Go Nagai is (quite rightfully) considered as one of the greatest creators of all time, but even he has faced controversy over the course of his career. Pioneering so many genres, most notably the mecha genre with Mazinger Z, is bound to do so – but it is quite surprising that Go Nagai still sticks by his raunchy Harenchi Gakuen after all these years in recent comments at the opening of his 50th-anniversary exhibition.
Harenchi Gakuen by Go Nagai counted among the very first series to appear in Shueisha’s Weekly Shonen Jump when it debuted in 1968 and ran until 1972. It followed the erotic escapades of a certain Japanese school, with less of a focus on proper storylines then it did on revealing shots of female characters modeled on the western ‘pin-ups’ of the time.
Go Nagai’s Harenchi Gakuen was the first of what we would now call the ‘ecchi’ genre but was considered at the time by many to be immoral and simply inappropriate. It drew particular ire from various parent-teacher committees and moral committees attached to the state school system, as it was published in a magazine supposedly meant for young boys that many would read and share in school time.
Yet Nagai has always fiercely defended his series. In a 2007 interview with Weekly Playboy, another Shueisha magazine, he even argued that his series was less about wanton sexuality then it was about Japan’s ‘culture of shame,’ giving it an unexpected retrospective political dimension in a time of social unrest and great political upheaval surrounding the Vietnam War and US-Japan Treaty.
Even now, speaking at the newly-opened Go Nagai Exhibition, he explained that ‘I was in my late 20s when society attacked me for Harenchi Gakuen. I didn’t understand why I was being attacked – I didn’t think it was forbidden to draw erotic things in manga.’
He joked, saying that ‘It’s kind of embarrassing to think that I became known as a short-tempered guy in my 20s because I fought a lot with editors over things they rejected.’
But Go Nagai still sticks by his controversial Harenchi Gakuen, arguing that ‘I did have proper morals and, in fact, I fought hard against myself not to go too far because I knew that I was being published in a kids’ magazine.’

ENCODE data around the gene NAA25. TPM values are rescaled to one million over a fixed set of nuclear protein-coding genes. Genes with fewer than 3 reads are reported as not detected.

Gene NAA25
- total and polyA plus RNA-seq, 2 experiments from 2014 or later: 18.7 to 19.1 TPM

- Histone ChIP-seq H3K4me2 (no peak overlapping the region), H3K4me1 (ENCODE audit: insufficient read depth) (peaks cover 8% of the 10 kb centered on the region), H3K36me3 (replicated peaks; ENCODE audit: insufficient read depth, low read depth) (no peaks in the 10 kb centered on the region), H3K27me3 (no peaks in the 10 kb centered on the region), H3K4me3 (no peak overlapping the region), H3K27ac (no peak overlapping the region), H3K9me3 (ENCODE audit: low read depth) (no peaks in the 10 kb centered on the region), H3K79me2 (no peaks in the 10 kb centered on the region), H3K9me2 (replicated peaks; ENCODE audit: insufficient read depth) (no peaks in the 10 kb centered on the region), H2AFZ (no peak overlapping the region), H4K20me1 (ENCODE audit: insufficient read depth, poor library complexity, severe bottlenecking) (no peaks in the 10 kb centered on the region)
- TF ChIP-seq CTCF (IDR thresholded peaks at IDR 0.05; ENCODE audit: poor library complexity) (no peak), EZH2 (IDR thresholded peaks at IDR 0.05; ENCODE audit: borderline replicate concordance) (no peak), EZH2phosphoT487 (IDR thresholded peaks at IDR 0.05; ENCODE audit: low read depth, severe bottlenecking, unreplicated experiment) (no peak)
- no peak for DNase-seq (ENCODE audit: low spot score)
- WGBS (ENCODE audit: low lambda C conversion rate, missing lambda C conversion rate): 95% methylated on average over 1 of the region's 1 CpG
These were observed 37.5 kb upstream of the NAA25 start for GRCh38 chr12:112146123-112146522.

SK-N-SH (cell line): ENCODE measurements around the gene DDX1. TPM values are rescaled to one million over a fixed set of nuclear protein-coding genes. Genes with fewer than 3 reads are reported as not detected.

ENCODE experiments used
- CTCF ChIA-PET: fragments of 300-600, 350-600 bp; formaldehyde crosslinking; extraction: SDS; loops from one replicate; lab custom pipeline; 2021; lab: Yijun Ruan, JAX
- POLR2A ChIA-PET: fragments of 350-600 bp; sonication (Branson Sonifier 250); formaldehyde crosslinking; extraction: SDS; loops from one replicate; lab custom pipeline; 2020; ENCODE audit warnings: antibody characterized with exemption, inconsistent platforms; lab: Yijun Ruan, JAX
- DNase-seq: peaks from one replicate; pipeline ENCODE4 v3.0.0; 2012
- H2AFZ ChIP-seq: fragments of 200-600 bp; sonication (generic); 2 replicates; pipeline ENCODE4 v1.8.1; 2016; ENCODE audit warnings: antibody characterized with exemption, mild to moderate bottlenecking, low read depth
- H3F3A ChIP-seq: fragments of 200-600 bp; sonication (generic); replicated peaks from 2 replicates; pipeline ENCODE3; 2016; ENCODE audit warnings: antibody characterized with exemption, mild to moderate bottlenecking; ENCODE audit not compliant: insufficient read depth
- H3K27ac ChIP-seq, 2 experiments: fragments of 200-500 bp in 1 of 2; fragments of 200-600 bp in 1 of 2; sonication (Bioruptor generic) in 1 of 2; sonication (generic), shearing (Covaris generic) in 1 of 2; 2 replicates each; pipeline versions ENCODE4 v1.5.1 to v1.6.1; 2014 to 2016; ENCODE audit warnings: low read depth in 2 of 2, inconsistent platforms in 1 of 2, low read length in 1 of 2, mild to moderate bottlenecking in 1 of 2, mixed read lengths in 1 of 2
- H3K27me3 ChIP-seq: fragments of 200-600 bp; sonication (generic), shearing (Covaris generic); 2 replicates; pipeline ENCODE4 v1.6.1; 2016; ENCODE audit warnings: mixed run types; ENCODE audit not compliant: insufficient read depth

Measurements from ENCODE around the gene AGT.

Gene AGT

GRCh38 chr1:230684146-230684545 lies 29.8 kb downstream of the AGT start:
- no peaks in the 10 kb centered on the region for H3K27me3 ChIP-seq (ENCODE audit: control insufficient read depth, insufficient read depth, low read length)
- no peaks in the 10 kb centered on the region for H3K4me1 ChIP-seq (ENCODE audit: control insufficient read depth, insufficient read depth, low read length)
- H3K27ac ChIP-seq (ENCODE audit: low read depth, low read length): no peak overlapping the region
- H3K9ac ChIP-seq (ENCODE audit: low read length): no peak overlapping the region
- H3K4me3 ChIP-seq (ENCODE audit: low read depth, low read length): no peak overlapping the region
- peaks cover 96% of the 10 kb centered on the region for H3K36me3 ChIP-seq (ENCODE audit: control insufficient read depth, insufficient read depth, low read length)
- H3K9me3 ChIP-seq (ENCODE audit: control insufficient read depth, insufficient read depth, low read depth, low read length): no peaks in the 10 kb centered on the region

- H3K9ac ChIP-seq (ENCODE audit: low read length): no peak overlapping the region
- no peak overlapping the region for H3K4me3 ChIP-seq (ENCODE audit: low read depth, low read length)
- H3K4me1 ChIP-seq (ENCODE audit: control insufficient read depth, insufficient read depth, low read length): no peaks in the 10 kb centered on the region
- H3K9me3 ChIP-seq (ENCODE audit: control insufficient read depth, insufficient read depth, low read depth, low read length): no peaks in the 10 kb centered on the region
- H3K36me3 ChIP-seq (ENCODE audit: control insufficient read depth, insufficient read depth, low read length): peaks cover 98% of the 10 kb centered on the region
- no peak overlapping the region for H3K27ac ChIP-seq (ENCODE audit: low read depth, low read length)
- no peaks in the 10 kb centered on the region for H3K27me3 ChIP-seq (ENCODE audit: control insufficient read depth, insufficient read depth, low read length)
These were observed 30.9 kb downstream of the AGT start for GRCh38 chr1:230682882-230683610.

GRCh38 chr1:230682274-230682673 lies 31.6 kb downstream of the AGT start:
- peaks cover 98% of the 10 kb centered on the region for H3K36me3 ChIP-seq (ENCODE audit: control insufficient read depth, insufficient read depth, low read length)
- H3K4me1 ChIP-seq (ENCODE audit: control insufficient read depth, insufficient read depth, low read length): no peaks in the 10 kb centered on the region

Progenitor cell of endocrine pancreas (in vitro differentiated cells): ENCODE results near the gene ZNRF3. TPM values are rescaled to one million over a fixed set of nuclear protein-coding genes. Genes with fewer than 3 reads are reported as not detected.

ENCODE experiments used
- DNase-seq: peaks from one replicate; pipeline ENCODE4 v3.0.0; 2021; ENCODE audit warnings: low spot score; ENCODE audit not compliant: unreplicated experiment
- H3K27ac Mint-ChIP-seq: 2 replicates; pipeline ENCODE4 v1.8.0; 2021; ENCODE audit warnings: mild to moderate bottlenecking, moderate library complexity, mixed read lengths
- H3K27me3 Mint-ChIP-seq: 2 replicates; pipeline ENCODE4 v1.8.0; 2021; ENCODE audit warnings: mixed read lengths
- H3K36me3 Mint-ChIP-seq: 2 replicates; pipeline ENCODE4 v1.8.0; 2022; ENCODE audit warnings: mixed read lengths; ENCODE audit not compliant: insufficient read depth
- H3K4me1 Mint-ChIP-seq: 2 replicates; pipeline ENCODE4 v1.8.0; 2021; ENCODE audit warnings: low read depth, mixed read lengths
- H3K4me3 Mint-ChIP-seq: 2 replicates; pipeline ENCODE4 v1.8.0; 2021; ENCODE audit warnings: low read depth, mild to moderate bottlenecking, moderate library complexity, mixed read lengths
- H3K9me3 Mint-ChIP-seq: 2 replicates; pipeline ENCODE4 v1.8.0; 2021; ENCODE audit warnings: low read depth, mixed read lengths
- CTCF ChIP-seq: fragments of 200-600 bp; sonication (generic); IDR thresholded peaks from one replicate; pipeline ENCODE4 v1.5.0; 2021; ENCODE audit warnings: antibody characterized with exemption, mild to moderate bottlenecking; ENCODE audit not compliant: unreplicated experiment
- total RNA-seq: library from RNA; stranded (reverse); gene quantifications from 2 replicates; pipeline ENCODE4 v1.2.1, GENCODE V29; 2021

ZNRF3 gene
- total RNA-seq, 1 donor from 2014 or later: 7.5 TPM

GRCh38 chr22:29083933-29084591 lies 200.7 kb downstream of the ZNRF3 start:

‘There are lots of different kinds of “erotic,” and what’s erotic to one person is different from another,’ he continued, arguing that ‘Humans are living creatures, and like any other living creature we’re obviously drawn to the opposite sex. I thought that if I didn’t draw that, then I wouldn’t be representing humanity, I wouldn’t be representing society.’
‘If we don’t draw things like sex or violence, that we’re not properly representing the core of our being as animals, and I actually think that all drama is based on that,’ he finished.
It’s quite clear from Go Nagai’s comments that, even after all these years, he’s fiercely defensive of his Harenchi Gakuen, arguing for its artistic and thematic integrity.
While Harenchi Gakuen is outdated in many ways by today’s standard – particularly in its perception of ‘normal’ sexuality – there is a grain of truth to Nagai’s words. Like it or not, sex and sexuality are part of our very nature as human beings and trying to hide that would be like hiding a part of ourselves.
This also echoes recent comments by current Weekly Shonen Jump editor-in-chief Hiroyuki Nakano, who is leading the now-iconic shonen magazine over 50 years since Go Nagai’s debut within it, during an interview with Weekly Shonen Champion editor-in-chief Takekawa Shingo.
That being said, what do you think about Go Nagai’s comments? Does ecchi, and by extension Harenchi Gakuen, have artistic value? Let us know via social media or our Discord server, linked below.